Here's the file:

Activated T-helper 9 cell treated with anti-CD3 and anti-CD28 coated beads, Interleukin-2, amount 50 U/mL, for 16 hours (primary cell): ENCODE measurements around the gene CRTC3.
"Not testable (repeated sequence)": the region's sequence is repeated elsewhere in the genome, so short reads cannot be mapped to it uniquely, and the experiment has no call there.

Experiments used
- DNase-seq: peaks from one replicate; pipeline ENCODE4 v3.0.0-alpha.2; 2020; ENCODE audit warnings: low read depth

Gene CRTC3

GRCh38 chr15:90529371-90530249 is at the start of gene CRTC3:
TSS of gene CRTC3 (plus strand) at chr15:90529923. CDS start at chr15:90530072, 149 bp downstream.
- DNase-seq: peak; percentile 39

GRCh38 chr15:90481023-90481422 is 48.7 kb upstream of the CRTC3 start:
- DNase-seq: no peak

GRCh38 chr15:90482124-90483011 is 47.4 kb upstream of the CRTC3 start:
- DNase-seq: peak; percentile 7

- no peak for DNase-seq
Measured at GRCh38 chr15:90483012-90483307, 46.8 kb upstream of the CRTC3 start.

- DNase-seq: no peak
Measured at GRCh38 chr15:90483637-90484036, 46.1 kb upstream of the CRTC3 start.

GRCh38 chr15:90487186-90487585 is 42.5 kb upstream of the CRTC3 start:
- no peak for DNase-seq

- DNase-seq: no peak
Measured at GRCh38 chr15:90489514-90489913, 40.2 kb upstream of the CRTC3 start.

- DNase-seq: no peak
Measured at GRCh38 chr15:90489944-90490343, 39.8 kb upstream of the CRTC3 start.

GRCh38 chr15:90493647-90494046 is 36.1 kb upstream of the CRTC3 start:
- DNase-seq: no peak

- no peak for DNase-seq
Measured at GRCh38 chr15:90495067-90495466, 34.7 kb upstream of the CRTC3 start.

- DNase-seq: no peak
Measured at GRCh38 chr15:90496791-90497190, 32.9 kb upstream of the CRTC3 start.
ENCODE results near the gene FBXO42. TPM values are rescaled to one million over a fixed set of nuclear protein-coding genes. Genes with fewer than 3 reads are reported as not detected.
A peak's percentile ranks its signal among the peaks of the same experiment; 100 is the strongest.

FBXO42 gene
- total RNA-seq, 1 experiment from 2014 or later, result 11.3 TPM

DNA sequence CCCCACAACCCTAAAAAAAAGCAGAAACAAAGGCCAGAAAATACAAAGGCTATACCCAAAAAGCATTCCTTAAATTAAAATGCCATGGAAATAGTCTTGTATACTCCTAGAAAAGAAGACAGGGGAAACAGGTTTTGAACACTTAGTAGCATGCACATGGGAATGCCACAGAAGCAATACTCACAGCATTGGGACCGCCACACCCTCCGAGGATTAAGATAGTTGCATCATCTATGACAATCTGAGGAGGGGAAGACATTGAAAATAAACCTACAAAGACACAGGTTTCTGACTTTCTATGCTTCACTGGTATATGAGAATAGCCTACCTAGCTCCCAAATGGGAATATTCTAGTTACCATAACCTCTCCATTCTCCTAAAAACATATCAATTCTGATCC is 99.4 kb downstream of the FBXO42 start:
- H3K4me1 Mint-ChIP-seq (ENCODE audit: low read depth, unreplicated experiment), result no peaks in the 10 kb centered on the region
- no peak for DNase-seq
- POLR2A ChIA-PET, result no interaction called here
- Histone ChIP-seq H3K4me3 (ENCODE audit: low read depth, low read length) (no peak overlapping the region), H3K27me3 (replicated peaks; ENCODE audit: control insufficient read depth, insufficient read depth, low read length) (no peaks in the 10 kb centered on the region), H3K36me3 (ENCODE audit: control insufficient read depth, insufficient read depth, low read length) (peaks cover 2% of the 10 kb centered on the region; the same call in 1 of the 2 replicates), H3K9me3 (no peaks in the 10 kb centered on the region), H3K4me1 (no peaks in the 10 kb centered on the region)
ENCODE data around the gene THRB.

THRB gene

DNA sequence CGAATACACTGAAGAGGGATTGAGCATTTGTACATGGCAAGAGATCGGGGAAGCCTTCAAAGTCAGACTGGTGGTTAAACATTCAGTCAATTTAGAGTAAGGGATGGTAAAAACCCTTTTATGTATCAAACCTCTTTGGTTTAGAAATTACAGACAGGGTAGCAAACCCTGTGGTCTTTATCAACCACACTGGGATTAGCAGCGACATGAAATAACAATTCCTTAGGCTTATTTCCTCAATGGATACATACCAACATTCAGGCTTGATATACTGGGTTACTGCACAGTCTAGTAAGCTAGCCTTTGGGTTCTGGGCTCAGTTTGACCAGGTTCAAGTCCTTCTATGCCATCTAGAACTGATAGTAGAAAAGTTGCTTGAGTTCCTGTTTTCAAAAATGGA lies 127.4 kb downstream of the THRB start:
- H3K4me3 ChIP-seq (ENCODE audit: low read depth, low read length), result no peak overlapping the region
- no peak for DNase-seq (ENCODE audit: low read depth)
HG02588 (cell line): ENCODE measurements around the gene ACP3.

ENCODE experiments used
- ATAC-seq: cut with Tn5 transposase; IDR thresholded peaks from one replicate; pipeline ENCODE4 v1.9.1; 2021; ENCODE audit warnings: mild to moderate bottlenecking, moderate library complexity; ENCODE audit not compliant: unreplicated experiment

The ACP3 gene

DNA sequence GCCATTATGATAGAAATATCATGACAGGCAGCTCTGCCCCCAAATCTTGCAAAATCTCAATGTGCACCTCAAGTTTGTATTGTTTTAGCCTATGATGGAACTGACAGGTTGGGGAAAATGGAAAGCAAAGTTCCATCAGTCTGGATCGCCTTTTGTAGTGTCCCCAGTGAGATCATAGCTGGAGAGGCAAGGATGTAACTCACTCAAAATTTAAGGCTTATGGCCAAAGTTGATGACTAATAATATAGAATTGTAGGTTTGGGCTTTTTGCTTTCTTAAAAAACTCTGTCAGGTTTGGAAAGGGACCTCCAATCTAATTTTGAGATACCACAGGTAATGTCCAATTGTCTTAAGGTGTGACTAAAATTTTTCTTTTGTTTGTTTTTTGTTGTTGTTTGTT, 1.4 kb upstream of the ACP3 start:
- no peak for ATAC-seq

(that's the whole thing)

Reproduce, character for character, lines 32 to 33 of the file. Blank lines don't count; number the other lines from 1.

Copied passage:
- total RNA-seq, 1 experiment from 2014 or later, result 11.3 TPM

DNA sequence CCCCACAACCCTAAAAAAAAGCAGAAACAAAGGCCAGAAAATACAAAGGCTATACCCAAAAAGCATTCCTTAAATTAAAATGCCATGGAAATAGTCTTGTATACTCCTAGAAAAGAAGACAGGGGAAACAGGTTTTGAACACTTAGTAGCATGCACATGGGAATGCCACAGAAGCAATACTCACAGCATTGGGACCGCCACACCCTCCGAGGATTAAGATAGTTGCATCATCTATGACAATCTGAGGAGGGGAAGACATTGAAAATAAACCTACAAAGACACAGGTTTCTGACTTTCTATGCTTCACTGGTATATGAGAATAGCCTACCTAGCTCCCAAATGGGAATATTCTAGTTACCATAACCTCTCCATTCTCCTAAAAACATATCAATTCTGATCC is 99.4 kb downstream of the FBXO42 start: